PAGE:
Town Hall Cherubs, Battersea Arts Centre

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Dear Town Hall Cherubs,

I know we only met yesterday afternoon but I haven’t been able to stop thinking about you since then. Concentrating at work today has been really hard – I couldn’t wait to leave so I could pen this missive, and I’ve been fighting the tiredness that comes with broken sleep filled with golden apples, inflatable little friends, snow and glitter. I’m off somewhere else tonight, but I’m still smiling at the memories of your gentle journey of discovery around Battersea Arts Centre. I’d love to keep you all to myself, but your warm, generous nature shouldn’t be caged, nor is it fair of me to prevent others, young and old, from experiencing the wonderful joy you evoke. So here’s a review for you to share with families far and wide:

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The first generation of immersive theatre fans are growing up. The twenty-somethings who discovered Punchdrunk in their early days are 30-somethings. Now immersed in nappies and temper tantrums as well as non-traditional theatre, these new parents will have high expectations of children’s theatre. Pros arch, run-of-the-mill theatre isn’t enough for them, or their progeny. Fortunately, that first wave of immersive theatre makers is also starting families of their own. Merging interactive, immersive and promenade theatre to create a site-specific adventure for 2-5 year olds, Theatre Ad Infinitum and Sarah Golding from Battersea Arts Centre team up to create children’s show Town Hall Cherubs, a winter adventure that brings the building’s distinctive architecture to life among a landscape of sensory-focused design elements.

Dani (Danielle Marshall) gently rallies a group of children, parents and early years teachers in a cozy corner next to the BAC’s grand staircase. Soothing music and colouring in a drawing of a cherub warms the children to her before they head up the stairs to a discovery on the landing. They find a cherub (joyful and wide eyed Barra Collins) and a fabric garland that continues their music-accompanied journey through several rooms; each contains interactive, sturdy set and design. My favourite is a room full of “little friends”, inflatable blobs by Amy Pennington that the children can dance and climb cardboard mounts with, roll, cuddle and any other imaginative play they can create. The children also discover a giant kaleidoscope by Ted Barnes and Amy Pitt, and a replica of the BAC staircase that Deborah Pugh brings to life as Sarah, a dragon-seahorse creature that’s scared of falling down.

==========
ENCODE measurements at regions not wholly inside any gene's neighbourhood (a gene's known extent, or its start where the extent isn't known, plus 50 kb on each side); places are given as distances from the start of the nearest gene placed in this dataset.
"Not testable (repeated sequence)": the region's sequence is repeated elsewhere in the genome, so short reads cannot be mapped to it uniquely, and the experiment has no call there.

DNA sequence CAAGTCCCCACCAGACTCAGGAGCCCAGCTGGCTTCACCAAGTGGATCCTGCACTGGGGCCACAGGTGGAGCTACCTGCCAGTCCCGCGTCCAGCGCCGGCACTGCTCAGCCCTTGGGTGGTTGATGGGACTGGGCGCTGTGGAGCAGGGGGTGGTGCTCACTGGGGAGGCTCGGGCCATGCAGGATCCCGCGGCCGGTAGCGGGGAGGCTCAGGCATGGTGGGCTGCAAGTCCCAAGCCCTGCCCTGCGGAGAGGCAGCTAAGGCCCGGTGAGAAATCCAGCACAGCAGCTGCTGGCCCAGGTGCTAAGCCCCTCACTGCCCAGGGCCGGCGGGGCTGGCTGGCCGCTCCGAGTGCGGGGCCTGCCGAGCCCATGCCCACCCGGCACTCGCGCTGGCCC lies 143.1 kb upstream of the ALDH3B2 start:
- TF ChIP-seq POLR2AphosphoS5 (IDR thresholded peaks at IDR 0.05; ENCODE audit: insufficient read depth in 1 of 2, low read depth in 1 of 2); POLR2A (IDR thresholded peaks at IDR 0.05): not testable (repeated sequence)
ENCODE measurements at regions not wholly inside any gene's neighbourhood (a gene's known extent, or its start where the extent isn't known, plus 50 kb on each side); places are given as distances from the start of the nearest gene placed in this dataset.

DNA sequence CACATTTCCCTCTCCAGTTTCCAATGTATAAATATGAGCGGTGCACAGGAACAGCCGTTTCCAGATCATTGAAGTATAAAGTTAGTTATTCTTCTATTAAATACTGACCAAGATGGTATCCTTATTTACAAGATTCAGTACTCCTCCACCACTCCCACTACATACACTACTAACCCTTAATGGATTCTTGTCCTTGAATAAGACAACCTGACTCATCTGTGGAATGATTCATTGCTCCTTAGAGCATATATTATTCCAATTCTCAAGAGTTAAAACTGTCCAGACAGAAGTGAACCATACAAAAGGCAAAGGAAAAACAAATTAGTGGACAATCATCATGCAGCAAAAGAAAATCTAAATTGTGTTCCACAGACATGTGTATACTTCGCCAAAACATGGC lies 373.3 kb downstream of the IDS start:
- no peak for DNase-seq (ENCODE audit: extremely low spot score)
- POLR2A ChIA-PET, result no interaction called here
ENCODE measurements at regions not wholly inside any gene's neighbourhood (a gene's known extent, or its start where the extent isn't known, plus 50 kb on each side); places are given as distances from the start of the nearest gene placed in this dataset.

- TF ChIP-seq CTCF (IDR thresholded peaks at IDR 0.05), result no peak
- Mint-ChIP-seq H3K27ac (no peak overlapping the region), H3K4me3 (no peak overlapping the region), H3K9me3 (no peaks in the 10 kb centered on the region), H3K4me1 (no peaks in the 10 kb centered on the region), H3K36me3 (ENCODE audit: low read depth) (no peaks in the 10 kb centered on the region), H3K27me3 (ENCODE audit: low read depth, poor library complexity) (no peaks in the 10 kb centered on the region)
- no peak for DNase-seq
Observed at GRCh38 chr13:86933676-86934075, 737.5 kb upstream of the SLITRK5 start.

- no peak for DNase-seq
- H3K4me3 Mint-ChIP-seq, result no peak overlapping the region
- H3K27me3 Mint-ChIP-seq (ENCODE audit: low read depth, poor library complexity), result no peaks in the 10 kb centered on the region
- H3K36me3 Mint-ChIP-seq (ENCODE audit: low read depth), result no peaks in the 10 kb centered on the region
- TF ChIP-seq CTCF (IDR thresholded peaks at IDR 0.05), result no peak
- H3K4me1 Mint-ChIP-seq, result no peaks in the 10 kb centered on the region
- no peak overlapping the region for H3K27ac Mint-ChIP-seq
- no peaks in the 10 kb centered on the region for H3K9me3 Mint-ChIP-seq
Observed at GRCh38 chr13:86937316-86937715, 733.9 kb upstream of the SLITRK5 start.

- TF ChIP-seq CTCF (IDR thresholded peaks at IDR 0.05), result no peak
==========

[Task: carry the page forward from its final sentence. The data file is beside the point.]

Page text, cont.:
Though the kids won’t notice or care, the moral tacked onto the end feels unnecessarily teacher-y, and Cherub’s plan to go on an adventure and then return home could have been clearer at the beginning. These tiny potential improvements certainly don’t detract from the quiet, calming joy of the event.

This isn’t a high energy, raucous performance. It’s intimate, gentle and encouraging with the pace dictated by the group. As an adult without a child there, it was a joy to observe the children’s reactions to their discoveries and freedom to engage with their new surroundings without fear. It’s a powerful reminder to notice the tiny details around us and enjoy the pleasure of experiencing something new beyond our regular routines.

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Thank you again, Town Hall Cherubs, for having me along on your gorgeous little adventure.


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